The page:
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π Economics

Covid-19: decline in immigration will reinforce deterioration of our economy

Hippolyte D’Albis
Hippolyte d’Albis
CNRS Research Director and Professor at Paris School of Economics

In 2020, the num­ber of first-time res­i­dent visas issued in France (220,535) decreased by 20.5% com­pared to 2019. Immi­gra­tion to re-join fam­i­ly remains the main rea­son for visas being grant­ed (75,245), although the total has decreased by 16.9%. There are few­er for­eign stu­dents (71,900, down 20.4%) and eco­nom­ic immi­grants (26,950*) is the group most affect­ed by the Covid-19 cri­sis with a 31% decrease. What are the con­se­quences of this downturn?

If the down­turn recov­ers, the effects will be fair­ly lim­it­ed, par­tic­u­lar­ly in com­par­i­son with oth­er dis­as­ters caused by the pan­dem­ic. How­ev­er, if there are last­ing restric­tions on inter­na­tion­al mobil­i­ty – due to health-relat­ed caus­es or a par­a­digm shift lead­ing to soci­eties clos­ing them­selves off – the effects will be very neg­a­tive for the econ­o­my. Our empir­i­cal work with Ekrame Boub­tane and Dra­mane Coulibaly shows that a fall in inter­na­tion­al migra­tion reduces per capi­ta income, increas­es unem­ploy­ment, wors­ens the bal­ance of pub­lic finances and con­tributes to the growth of cer­tain inequalities.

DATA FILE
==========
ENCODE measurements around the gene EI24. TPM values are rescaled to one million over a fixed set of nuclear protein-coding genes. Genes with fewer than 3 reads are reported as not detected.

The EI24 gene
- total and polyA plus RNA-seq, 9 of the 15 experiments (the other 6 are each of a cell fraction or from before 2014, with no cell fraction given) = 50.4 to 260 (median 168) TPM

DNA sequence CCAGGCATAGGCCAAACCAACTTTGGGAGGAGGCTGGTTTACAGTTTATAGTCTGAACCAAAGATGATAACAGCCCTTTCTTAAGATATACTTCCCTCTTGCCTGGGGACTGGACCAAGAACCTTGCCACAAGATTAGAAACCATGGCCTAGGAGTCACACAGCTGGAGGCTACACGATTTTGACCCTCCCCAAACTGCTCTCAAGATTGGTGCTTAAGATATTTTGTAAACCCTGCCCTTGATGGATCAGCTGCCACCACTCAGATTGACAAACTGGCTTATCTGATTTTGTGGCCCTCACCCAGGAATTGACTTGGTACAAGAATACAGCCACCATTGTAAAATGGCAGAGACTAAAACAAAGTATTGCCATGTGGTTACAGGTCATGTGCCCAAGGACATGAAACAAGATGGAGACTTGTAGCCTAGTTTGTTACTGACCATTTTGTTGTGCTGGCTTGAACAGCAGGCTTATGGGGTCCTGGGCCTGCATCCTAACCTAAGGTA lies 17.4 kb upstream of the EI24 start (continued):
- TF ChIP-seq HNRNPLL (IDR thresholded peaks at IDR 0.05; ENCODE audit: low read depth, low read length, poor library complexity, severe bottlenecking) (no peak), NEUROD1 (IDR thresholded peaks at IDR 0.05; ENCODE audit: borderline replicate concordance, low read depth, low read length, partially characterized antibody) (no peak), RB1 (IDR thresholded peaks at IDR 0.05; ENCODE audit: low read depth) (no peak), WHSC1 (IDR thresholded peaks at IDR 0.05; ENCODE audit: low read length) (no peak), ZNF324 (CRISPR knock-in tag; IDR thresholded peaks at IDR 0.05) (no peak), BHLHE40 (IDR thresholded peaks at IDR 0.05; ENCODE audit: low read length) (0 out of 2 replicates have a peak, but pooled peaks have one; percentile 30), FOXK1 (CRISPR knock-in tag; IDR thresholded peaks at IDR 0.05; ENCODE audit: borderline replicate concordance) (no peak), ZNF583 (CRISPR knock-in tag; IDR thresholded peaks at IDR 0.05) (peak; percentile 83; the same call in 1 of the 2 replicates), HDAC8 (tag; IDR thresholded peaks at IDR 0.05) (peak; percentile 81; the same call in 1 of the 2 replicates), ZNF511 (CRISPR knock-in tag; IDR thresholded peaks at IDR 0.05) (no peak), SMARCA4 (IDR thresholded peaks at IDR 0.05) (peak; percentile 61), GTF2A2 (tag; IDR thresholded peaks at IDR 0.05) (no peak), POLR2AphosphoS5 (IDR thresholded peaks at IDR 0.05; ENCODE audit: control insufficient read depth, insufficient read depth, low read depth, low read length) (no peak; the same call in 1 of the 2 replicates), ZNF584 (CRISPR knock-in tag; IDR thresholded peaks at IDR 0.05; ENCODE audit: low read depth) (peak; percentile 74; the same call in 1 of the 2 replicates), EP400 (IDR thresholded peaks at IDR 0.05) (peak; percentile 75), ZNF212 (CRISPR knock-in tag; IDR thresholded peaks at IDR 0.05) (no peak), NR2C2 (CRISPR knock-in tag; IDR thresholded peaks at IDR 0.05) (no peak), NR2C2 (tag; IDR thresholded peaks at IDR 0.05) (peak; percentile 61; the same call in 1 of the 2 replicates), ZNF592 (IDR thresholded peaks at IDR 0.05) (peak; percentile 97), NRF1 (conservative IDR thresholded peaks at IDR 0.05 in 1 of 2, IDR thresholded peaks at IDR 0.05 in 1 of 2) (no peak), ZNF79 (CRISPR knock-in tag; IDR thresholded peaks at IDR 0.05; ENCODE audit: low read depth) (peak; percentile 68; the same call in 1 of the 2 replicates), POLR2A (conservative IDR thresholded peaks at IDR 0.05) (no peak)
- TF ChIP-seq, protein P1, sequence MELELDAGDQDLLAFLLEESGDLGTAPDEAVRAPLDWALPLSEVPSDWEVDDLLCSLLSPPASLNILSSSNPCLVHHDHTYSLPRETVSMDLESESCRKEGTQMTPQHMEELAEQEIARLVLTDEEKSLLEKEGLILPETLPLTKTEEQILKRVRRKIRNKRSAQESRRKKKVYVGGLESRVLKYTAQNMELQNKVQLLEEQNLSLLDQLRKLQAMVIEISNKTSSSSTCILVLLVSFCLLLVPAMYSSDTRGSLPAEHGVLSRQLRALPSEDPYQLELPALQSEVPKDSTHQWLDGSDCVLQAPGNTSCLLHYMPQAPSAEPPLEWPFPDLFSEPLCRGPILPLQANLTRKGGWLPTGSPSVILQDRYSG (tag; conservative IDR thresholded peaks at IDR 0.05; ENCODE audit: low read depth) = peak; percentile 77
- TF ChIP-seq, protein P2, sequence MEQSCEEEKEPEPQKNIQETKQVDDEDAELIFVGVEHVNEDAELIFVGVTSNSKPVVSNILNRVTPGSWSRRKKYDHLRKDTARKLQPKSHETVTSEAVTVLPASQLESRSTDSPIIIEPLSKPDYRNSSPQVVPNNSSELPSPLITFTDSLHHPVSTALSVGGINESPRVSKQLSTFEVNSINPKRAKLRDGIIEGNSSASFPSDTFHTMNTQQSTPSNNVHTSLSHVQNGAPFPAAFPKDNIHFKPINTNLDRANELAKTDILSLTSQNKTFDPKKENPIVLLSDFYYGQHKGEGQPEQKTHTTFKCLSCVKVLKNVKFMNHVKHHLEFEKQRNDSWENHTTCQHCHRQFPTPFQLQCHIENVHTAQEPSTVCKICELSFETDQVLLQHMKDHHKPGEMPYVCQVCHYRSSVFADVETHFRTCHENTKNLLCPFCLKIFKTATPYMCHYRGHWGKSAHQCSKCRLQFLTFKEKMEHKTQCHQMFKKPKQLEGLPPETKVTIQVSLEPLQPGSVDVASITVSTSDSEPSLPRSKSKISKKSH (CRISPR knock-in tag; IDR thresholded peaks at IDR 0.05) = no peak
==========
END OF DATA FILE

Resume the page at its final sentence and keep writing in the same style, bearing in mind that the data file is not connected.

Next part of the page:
When we break­down the rea­sons for admis­sion that you men­tion, it makes it pos­si­ble to clar­i­fy this over­all analy­sis. Half of the non-EU nation­als enter­ing France each year are admit­ted so that they may join their fam­i­ly (spous­es of French nation­als or for­eign­ers). The decrease in this inward flow con­sti­tutes a loss of well-being for the house­holds con­cerned and a breach of the right to live with one’s fam­i­ly. At the begin­ning of the cri­sis, there was a dif­fer­ence in treat­ment between French nation­als abroad wish­ing to return to France and for­eign­ers wish­ing to join their fam­i­lies legal­ly resid­ing in France.

A quar­ter of non-EU nation­als enter­ing France each year are admit­ted for study pur­pos­es. The decline in the num­ber of inter­na­tion­al stu­dents rep­re­sents a reduc­tion in oppor­tu­ni­ties to acquire skills; in addi­tion to the per­son­al effects, this will have con­se­quences for the devel­op­ment of coun­tries in the South, whose youth will be less well trained.